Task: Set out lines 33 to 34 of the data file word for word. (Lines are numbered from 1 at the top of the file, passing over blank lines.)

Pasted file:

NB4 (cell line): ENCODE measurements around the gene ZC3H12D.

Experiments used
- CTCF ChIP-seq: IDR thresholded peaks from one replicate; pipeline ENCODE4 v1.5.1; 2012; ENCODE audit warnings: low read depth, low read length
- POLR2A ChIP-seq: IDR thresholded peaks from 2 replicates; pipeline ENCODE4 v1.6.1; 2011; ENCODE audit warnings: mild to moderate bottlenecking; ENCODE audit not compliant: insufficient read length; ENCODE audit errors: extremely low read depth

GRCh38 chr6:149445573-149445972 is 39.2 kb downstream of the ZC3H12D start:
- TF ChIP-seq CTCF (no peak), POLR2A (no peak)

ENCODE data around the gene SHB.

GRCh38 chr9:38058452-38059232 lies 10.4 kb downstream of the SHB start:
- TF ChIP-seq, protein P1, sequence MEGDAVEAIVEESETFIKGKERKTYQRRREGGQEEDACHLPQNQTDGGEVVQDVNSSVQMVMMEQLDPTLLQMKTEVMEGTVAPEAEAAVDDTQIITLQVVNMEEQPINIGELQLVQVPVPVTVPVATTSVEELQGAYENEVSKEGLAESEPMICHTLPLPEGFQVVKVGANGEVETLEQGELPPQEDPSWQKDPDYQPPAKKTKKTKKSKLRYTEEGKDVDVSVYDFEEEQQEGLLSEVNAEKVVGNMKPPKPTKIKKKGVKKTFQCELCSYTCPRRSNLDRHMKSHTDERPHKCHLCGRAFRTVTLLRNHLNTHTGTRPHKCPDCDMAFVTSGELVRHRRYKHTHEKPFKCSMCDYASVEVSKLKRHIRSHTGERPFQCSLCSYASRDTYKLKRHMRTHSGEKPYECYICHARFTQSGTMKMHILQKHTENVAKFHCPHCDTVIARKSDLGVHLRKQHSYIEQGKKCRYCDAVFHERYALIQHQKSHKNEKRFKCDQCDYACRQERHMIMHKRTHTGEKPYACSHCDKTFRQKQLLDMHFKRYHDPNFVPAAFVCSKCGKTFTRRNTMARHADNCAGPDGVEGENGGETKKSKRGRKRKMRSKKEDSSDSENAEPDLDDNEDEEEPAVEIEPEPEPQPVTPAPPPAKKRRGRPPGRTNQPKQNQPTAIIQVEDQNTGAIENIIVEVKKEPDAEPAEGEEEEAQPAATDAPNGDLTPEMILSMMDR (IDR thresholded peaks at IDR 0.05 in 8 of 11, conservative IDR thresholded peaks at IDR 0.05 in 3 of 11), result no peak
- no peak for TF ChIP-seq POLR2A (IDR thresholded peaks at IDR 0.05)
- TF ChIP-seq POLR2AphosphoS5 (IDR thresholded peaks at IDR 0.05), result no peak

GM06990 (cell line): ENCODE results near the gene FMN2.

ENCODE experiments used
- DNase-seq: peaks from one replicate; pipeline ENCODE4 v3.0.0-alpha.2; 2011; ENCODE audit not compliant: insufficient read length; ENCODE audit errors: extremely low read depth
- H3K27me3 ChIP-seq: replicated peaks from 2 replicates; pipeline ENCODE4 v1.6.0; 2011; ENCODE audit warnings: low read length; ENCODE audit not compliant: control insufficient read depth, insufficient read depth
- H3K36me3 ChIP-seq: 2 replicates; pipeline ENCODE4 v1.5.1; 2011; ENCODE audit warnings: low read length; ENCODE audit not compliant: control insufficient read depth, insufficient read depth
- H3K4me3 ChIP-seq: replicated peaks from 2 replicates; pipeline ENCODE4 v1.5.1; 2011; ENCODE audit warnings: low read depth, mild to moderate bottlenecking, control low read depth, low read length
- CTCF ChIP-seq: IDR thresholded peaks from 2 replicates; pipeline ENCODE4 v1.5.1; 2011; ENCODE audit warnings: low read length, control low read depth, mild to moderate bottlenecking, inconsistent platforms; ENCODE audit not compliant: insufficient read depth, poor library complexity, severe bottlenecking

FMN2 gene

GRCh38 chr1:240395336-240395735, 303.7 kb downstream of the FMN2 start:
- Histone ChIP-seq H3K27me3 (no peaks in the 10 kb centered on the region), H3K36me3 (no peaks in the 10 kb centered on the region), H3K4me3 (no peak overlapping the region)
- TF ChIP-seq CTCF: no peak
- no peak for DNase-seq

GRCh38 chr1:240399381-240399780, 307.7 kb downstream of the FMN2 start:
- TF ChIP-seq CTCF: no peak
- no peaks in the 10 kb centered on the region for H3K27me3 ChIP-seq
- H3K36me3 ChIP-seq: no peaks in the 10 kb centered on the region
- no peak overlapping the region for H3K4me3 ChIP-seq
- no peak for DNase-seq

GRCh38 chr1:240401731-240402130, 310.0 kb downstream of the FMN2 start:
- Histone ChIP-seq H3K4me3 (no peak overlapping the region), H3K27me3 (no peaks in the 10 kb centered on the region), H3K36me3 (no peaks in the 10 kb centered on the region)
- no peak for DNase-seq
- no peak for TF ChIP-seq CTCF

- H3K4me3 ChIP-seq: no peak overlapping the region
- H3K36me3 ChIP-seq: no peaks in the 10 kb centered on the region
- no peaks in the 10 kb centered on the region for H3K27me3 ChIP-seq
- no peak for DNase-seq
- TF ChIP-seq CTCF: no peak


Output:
- no peak for TF ChIP-seq CTCF

- H3K4me3 ChIP-seq: no peak overlapping the region